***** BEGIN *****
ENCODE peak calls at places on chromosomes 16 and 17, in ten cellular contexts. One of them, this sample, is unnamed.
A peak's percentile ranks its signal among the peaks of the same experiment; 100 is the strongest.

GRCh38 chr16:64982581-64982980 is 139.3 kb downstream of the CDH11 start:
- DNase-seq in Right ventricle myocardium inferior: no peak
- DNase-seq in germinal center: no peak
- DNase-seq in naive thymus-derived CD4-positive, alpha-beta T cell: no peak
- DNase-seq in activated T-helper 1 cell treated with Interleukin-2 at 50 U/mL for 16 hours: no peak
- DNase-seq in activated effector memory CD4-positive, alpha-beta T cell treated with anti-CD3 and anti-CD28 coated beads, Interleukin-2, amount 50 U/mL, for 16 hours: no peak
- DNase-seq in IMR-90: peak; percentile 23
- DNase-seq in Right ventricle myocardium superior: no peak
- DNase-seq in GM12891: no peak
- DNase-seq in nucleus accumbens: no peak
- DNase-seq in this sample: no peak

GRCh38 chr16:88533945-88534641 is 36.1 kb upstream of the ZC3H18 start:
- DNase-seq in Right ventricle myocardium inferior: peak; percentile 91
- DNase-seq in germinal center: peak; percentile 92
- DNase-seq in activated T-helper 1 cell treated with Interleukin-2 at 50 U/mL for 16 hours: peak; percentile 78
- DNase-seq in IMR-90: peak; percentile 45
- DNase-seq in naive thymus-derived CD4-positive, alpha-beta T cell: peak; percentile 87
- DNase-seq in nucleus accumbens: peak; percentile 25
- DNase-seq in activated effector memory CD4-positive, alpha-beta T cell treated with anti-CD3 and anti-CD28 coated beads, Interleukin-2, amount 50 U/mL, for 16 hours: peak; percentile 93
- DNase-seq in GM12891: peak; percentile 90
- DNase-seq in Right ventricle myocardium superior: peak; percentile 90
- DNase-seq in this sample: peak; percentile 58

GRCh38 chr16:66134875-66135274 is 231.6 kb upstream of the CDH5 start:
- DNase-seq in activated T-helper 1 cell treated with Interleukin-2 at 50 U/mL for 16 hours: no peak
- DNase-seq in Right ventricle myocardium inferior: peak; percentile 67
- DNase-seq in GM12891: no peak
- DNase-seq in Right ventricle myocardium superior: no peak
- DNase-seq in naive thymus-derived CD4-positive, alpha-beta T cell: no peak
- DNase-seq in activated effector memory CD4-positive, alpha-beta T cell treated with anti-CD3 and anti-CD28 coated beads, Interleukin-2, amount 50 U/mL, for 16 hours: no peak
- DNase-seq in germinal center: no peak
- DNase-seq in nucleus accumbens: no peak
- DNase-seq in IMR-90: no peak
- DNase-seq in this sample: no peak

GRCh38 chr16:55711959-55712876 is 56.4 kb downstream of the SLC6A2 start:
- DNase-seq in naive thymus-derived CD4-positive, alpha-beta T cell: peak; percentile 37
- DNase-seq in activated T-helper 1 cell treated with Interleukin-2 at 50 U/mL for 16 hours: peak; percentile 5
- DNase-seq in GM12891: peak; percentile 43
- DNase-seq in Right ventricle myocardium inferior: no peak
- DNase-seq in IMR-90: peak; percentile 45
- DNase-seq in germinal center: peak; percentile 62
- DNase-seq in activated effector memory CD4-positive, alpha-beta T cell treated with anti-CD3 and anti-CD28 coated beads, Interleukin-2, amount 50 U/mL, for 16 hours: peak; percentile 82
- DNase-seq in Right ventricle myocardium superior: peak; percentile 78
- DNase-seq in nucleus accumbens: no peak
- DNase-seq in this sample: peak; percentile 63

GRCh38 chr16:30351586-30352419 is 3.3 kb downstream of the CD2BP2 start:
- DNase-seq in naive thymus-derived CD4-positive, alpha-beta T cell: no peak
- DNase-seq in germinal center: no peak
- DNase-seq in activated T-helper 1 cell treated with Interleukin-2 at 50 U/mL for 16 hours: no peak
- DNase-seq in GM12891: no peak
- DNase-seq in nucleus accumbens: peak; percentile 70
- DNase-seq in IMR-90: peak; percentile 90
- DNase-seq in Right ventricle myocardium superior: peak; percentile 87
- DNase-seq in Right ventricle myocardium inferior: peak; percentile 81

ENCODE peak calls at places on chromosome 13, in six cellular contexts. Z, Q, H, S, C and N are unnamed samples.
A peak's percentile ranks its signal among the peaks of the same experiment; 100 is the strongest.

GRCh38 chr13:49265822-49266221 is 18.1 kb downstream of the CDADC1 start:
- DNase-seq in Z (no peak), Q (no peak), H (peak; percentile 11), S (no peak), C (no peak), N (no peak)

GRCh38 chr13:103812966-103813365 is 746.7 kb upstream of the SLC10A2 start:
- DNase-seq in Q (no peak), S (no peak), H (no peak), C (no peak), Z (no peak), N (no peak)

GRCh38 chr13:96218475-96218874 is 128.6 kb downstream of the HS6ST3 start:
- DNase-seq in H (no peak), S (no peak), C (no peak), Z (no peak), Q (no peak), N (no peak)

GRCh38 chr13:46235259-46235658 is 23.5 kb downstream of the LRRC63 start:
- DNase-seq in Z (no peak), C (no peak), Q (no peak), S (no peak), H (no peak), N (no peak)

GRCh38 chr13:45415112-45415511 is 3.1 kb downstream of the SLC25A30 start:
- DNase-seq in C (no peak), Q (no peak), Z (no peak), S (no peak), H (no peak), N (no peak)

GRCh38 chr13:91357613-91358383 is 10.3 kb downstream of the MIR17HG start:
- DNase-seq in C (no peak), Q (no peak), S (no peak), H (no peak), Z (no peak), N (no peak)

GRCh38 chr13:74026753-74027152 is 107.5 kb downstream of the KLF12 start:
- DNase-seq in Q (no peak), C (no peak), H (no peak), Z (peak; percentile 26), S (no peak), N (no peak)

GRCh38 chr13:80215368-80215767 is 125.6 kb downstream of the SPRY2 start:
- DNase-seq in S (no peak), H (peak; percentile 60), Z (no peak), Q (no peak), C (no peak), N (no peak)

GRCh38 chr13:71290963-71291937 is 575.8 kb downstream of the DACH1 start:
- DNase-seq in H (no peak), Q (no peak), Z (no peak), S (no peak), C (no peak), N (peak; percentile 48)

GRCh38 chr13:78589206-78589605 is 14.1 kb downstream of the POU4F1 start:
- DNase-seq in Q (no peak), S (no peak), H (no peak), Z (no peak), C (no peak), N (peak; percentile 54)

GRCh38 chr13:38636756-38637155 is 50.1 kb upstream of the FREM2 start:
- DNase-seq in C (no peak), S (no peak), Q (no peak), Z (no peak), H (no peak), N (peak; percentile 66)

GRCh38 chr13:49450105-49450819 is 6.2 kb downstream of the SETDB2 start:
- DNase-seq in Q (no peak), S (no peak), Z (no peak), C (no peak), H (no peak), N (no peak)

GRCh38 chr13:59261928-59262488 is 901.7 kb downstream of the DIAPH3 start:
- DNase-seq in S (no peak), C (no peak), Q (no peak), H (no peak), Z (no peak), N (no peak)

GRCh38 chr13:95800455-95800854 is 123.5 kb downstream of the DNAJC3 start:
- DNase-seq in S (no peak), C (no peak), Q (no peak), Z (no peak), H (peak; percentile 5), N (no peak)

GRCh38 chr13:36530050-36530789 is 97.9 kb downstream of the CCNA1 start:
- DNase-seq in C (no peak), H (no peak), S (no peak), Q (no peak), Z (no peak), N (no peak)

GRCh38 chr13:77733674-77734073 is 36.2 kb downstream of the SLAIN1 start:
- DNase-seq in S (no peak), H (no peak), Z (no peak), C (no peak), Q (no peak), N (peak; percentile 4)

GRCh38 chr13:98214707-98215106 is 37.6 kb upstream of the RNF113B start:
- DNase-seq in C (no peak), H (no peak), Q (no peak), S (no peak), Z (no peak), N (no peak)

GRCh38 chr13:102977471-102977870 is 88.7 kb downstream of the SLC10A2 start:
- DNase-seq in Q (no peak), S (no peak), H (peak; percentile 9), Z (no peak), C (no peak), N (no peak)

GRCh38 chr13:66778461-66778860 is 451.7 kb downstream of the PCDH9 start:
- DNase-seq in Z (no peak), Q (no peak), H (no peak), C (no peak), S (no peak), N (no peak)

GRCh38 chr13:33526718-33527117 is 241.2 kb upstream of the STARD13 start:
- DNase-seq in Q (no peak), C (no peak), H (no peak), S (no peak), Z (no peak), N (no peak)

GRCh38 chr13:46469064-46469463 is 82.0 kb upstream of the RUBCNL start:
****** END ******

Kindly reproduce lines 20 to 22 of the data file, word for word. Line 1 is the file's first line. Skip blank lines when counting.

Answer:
- DNase-seq in nucleus accumbens: peak; percentile 25
- DNase-seq in activated effector memory CD4-positive, alpha-beta T cell treated with anti-CD3 and anti-CD28 coated beads, Interleukin-2, amount 50 U/mL, for 16 hours: peak; percentile 93
- DNase-seq in GM12891: peak; percentile 90